The Collected Stories of Jean Stafford Summary & Study Guide

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The Collected Stories of Jean Stafford Summary & Study Guide Description

The Collected Stories of Jean Stafford Summary & Study Guide includes comprehensive information and analysis to help you understand the book. This study guide contains the following sections:

This detailed literature summary also contains Topics for Discussion and a Free Quiz on The Collected Stories of Jean Stafford by Jean Stafford.

The Collected Stories of Jean Stafford by Jean Stafford was published in 1969. Comprised of thirty short stories, separated into four distinct sections, and covering a varied number of subjects, each story is unique and each is prized for its contribution to literature. This collection was the winner of the 1970 Pulitzer Prize for Fiction.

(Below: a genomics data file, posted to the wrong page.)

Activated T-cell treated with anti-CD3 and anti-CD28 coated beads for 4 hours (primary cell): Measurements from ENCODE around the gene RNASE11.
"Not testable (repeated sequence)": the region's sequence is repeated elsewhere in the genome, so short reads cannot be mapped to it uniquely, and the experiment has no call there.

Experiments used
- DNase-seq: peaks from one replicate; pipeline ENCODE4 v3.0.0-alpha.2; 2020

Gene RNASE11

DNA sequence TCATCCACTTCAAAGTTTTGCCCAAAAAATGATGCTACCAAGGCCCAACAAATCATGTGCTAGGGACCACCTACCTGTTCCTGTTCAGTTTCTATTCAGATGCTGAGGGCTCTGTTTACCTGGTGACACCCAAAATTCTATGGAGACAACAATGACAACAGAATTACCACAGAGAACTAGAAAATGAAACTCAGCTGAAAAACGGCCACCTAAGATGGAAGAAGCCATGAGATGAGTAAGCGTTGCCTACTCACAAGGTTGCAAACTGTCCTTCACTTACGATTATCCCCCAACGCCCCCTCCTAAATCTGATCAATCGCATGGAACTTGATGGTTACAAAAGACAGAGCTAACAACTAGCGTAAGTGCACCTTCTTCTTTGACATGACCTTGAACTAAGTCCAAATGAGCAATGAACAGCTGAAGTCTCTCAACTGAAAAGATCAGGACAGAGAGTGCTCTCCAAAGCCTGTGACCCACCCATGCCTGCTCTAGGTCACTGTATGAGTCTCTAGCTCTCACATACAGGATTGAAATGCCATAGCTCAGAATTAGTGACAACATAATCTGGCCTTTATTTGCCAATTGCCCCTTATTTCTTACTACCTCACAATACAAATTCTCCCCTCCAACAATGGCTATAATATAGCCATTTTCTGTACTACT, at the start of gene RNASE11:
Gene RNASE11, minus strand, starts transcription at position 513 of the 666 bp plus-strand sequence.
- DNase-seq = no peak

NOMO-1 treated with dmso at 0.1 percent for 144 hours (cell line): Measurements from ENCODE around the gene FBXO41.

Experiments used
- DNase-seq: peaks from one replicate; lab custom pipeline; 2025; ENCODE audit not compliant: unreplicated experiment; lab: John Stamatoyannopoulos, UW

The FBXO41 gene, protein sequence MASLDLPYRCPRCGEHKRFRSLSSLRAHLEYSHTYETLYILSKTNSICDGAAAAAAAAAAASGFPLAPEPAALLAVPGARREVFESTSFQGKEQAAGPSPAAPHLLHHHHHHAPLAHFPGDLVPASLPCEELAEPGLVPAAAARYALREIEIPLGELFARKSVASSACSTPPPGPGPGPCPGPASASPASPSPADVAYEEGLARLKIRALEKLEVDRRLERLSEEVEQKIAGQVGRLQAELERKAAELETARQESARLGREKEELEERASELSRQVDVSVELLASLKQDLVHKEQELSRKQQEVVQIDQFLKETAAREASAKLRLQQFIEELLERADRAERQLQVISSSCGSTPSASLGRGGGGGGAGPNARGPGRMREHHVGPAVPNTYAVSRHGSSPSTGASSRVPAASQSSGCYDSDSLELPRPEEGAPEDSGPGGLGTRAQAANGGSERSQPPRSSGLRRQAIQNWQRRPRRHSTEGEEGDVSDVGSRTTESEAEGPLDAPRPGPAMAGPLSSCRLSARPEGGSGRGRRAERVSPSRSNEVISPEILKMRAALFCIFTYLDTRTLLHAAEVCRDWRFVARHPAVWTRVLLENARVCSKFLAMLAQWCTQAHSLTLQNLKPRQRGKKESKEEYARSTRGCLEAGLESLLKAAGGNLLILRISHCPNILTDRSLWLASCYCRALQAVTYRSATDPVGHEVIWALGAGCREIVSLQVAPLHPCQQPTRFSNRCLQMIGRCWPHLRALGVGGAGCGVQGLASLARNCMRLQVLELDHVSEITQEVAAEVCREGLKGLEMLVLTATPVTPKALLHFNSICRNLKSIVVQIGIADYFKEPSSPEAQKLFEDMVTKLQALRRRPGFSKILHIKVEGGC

The first section is titled The Innocents Abroad. It is made up of six stories, each wonderfully detailed in their depiction of naivety, innocence lost, and the distinctions of class. There is the story of young Maggie Meriwether in Maggie Meriwether's Rich Experience. Maggie is a young woman who has traveled abroad and will experience the hubris of the English upper crust on vacation in the French countryside. The Children's Game and A Modest Proposal are stories of divorcees forced into a social confinement - an exile - from their peers for a period of time that would be deemed acceptable for them to return to polite society.